Disabled youngsters forced into marriage to provide passports

Urgent talks are held to discuss young women and men with learning disabilities, offloaded by their families
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The Independent Online

Scores of young people with learning disabilities are being forced into marriages, The Independent on Sunday can reveal.

More than one in five of the forced marriages reported to the Government involve disabled people, but experts fear that the true scale of the problem could be far worse.

Last week, senior police officers, lawyers, social workers and campaign groups held urgent talks in London as the scale of the problem emerged.

The Foreign Office's Forced Marriage Unit dealt with 400 cases last year – and more than 80 of these involved people with learning disabilities.

Support groups believe that the stigma attached to disability in some ethnic communities, together with social and cultural isolation, is adding to the problem. They warn that forced marriage is being used as a way to ensure that children with disabilities will be looked after as ageing parents struggle to cope. A person with learning disabilities may also be seen as biddable by foreigners in search of a visa.

The majority of cases reported involve families from Pakistan, Bangladesh and India. Spouses are not always told about the disability and only discover the truth when they first meet, often at the wedding, or even after.

Rape, domestic violence and abandonment are common consequences of such marriages as opportunities to escape or seek help can be limited, according to support groups.

A growing awareness of the problem has resulted in scores of community workers coming forward after a series of court cases brought under the Human Rights Act which ensures the right to marry freely.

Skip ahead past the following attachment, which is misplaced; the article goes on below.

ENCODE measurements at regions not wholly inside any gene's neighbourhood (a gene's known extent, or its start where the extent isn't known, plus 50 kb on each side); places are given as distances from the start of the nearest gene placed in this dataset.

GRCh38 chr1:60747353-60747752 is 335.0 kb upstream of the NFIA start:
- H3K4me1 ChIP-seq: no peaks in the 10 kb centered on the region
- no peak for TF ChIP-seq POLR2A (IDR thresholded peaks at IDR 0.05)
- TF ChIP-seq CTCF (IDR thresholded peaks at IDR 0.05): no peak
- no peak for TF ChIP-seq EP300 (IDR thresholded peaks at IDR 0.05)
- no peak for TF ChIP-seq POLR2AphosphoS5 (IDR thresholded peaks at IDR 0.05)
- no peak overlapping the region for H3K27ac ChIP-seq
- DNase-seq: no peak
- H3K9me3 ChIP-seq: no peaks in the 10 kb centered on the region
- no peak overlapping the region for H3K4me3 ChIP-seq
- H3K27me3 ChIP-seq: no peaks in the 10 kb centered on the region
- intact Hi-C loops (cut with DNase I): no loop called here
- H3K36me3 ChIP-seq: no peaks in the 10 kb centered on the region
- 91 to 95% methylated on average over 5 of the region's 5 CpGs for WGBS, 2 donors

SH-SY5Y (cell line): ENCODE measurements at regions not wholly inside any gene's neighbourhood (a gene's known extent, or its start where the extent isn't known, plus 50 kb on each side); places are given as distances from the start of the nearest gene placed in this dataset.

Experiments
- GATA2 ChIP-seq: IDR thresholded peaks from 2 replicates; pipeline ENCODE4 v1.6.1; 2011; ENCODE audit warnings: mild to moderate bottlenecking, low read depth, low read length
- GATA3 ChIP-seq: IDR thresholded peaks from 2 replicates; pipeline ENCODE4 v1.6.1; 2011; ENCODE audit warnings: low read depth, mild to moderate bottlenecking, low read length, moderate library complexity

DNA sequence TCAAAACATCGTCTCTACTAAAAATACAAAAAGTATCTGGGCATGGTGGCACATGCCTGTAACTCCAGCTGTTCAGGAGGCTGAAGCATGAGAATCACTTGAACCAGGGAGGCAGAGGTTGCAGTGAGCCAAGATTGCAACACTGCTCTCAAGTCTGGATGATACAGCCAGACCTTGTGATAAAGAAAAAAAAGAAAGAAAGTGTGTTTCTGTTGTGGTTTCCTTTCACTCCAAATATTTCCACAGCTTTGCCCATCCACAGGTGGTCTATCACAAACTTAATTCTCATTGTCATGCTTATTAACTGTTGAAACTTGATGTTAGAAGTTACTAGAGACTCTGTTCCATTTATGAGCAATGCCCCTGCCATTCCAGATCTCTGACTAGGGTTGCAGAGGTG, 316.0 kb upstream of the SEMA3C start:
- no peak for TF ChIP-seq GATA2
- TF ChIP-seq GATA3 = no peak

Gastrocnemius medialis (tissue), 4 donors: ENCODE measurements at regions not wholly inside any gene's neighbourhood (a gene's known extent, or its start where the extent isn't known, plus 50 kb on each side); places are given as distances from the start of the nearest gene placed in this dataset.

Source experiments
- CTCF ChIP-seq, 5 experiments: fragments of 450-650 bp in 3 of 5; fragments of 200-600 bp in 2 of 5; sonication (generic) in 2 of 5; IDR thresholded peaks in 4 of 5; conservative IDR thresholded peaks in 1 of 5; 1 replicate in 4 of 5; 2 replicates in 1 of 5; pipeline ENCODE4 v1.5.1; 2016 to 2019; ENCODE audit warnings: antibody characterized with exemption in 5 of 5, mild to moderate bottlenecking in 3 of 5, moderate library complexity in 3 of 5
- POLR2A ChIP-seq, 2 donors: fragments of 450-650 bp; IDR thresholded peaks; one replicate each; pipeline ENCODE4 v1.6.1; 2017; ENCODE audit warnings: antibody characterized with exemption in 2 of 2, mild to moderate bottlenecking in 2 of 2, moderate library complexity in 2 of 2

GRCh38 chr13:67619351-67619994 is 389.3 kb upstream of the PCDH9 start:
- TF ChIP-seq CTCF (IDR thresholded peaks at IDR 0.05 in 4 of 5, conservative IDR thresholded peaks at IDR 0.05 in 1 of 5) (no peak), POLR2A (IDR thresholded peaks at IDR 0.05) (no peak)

And many care workers are reluctant to oppose the forced marriages for fear of being branded "culturally insensitive"

Mandy Sanghera, a social worker with Voice UK, a charity which helps people with learning disabilities, believes that the emphasis must be on protecting vulnerable individuals rather than on the communities which are failing them.

"In 15 years I have worked with more than 100 people with learning disabilities forced into marriage, from south Asian, African and Middle Eastern communities. Forget the political correctness: these human rights abuses are very real and need to be stopped," she said.

Ms Sanghera worked with Rani, a woman in her twenties with learning difficulties and mental health problems. Rani's mother felt under pressure from the community to arrange for her to marry an Indian man who needed a British passport. Her mother decided this would be a good match, believing that no one else would marry her.

After a year of marriage, Rani suffered a miscarriage and it was discovered that Rani's husband was physically abusing her and stealing her benefits to send to his family. But her family pressured her to stay with him for the sake of honour.

According to Saghir Alam, of Equality 2025, the Government's disability advisory body, social services must become more culturally sensitive so parents do not feel that marriage is the only long-term care option. Asian families are consistently less likely to seek or receive outside help.

"The Government's social care reforms must involve these communities, or we will never solve this shocking problem," he said.

Teertha Gupta, a barrister who specialises in forced marriages, believes most families are just trying to do their best for their children. He said: "These are generally families from law-abiding communities who think this very old fashioned and illegal practice is their only choice."

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